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The entire smartphone industry may be under a great deal of strain in 2019, with the biggest impact felt at the higher end as manufacturers like Apple and Samsung are poised to take a big hit, assuming a market analysis by J.P. Morgan is correct.
"We expect iPhone unit[s] to decline by double digits y/y [year-over-year] in 2019, due to prolonged replacement cycles and lackluster demand in China," the firm wrote in a note seen by AppleInsider. December-quarter smartphone shipments in China are estimated to be down 20 percent versus the same time a year ago, and the overall industry is predicted to see sales shrink between 4.8 and 5.5 percent this year, compounding a 2.9 to 3.3 percent loss in 2018.
A recovery isn't anticipated until 2020, when more 5G phones should be available, prompting people to upgrade for faster internet speeds. Even then the industry's growth rate is now forecast at 0.9 percent instead of 1.9 percent.
Apple's primary competition, Samsung, is expected to see its own shipments fall in 2019 in the low single digits. One advantage it has is a willingness to build affordable low- and mid-range phones, albeit dramatically sacrificing profit margins in the process.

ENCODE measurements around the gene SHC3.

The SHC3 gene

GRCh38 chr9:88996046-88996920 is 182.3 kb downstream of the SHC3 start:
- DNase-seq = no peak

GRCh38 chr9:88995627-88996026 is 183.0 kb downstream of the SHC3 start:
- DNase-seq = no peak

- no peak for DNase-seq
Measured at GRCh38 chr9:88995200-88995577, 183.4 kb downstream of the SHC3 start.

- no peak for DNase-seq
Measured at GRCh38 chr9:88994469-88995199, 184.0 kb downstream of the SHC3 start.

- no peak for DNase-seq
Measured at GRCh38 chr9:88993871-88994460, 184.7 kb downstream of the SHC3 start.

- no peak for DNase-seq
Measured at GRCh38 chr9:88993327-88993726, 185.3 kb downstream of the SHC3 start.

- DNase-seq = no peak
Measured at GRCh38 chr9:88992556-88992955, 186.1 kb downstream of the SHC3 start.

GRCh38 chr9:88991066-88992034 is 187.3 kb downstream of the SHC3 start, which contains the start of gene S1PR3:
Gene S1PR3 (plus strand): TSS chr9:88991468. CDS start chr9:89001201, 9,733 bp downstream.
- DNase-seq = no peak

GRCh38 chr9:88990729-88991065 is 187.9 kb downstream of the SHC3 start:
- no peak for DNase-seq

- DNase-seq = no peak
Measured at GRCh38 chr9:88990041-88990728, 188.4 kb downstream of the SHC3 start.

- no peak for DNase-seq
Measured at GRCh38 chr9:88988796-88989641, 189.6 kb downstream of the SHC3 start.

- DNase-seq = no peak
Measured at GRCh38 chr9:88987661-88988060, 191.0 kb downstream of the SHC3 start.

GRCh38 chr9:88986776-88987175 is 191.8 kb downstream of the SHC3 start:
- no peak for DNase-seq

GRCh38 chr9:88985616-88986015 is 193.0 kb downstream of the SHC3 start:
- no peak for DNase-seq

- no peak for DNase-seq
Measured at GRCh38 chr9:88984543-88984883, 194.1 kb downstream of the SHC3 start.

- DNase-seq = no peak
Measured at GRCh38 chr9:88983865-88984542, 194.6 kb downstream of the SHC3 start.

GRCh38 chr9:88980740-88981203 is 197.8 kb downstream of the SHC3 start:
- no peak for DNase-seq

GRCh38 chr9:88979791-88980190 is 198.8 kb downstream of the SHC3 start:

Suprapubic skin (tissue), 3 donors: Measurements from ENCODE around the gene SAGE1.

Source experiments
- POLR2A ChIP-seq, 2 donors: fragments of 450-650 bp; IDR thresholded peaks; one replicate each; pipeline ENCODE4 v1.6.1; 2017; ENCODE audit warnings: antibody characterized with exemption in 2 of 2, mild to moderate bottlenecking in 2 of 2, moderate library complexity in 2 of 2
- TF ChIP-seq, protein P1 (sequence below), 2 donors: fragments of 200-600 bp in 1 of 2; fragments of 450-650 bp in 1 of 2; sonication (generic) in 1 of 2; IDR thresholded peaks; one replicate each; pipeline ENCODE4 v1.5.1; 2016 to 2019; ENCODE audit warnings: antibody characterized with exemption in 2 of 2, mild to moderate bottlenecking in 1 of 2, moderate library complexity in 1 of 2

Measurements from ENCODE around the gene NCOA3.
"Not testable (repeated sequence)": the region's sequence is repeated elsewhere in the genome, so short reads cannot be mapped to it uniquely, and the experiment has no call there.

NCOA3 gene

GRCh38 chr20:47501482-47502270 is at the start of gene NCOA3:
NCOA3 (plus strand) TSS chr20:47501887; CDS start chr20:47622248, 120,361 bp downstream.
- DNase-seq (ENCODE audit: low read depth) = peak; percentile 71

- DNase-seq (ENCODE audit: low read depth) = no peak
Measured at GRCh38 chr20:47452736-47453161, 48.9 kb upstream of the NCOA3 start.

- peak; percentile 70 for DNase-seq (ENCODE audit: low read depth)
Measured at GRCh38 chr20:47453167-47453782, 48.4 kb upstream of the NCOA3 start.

The smartphone market is seen growing in places like India, Africa, and the Middle East, but sagging in China. It could fall 13 percent in 2019, only marginally better than last year's 13.5 percent.
In announcing a $5 billion revenue shortfall for the December quarter, Apple CEO Tim Cook primarily blamed weak Chinese iPhone sales, but also factors like "foreign exchange headwinds," "economic weakness in some emerging markets," and 2018 battery discounts meant to apologize for throttling iPhone performance. Earlier this month Cook revealed that about 11 million batteries were swapped during the repair program — as much as 11 times what Apple had planned for.
Problems in the Chinese market stem from a combination of factors, including the rise of local brands like Huawei and Xiaomi, which now have quality devices selling for hundreds less than iPhones. Apple simultaneously raised its prices even higher, starting its cheapest new model — the iPhone XR — at $749 in the U.S. That translates to a very costly sum in China, where iPhones were already sometimes as much as a person's monthly salary.
The memo conflicts with the opinion of former Apple retail head Ron Johnson, who earlier today said he "can't imagine a better buy for your portfolio for the next decade," and that iPhone sales should rebound in 2019.